Thomas Francis Clarkin
- San Antonio College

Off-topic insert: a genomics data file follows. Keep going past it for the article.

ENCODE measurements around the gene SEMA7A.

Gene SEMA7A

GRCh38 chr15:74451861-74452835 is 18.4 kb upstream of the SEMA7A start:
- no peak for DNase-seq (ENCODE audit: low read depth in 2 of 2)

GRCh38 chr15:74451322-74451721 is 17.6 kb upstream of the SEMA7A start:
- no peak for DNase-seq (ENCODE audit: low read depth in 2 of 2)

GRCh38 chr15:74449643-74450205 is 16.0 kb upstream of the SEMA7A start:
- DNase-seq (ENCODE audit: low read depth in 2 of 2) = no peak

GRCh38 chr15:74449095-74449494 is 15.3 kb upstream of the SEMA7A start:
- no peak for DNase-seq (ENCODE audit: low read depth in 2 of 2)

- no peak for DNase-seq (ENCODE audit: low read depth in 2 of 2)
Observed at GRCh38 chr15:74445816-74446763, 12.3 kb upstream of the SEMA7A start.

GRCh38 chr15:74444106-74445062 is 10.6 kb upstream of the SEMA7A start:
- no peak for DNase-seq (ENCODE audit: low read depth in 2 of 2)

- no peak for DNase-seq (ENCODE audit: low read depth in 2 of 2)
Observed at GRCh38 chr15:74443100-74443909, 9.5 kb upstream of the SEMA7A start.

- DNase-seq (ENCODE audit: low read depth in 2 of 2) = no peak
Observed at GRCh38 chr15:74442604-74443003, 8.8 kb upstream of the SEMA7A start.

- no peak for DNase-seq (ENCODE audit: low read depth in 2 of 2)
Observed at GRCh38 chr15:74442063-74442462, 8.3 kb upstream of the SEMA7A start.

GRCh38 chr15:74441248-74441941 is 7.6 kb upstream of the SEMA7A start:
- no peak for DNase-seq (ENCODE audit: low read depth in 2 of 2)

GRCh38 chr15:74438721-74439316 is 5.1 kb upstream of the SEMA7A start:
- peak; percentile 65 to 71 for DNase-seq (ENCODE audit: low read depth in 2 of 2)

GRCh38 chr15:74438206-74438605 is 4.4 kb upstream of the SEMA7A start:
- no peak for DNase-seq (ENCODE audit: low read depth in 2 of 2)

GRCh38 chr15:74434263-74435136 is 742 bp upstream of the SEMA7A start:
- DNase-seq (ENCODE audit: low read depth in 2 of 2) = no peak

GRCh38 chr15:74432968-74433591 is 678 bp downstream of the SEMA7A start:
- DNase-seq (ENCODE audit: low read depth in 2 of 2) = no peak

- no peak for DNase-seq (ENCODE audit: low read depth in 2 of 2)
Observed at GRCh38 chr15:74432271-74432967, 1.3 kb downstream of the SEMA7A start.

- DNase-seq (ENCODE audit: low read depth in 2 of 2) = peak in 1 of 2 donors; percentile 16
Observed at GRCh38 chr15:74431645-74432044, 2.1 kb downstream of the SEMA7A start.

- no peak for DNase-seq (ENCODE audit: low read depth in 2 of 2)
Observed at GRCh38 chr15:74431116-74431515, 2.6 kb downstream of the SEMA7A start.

In the midst of the Texas Revolution, Mexican soldiers captured and imprisoned some 400 Texan volunteers in the presidio in the city of Goliad. A week later, under direct orders from Mexican General Antonio López de Santa Anna, Mexican soldiers shot and killed almost all the Texans. Santa Anna claimed authority to execute the captives under Mexican law, which declared that Texan volunteers were to be “treated and punished as pirates” rather than as prisoners of war. Texans, however, condemned the killings as unlawful and as an example of Mexican brutality. Quickly dubbed the “Goliad Massacre,” the 1836 event became a staple of popular and scholarly literature on the Texas Revolution. Defining Goliad as a massacre lent credence to arguments for Anglo dominance in Texas, as people of Mexican descent were portrayed and perceived as “faithless” and savage. Revisiting the claim of massacre, and the effects of that claim over time, reveals the ways in which the master narrative of the Texas Revolution is founded upon unquestioned and oft-hidden assumptions of white superiority.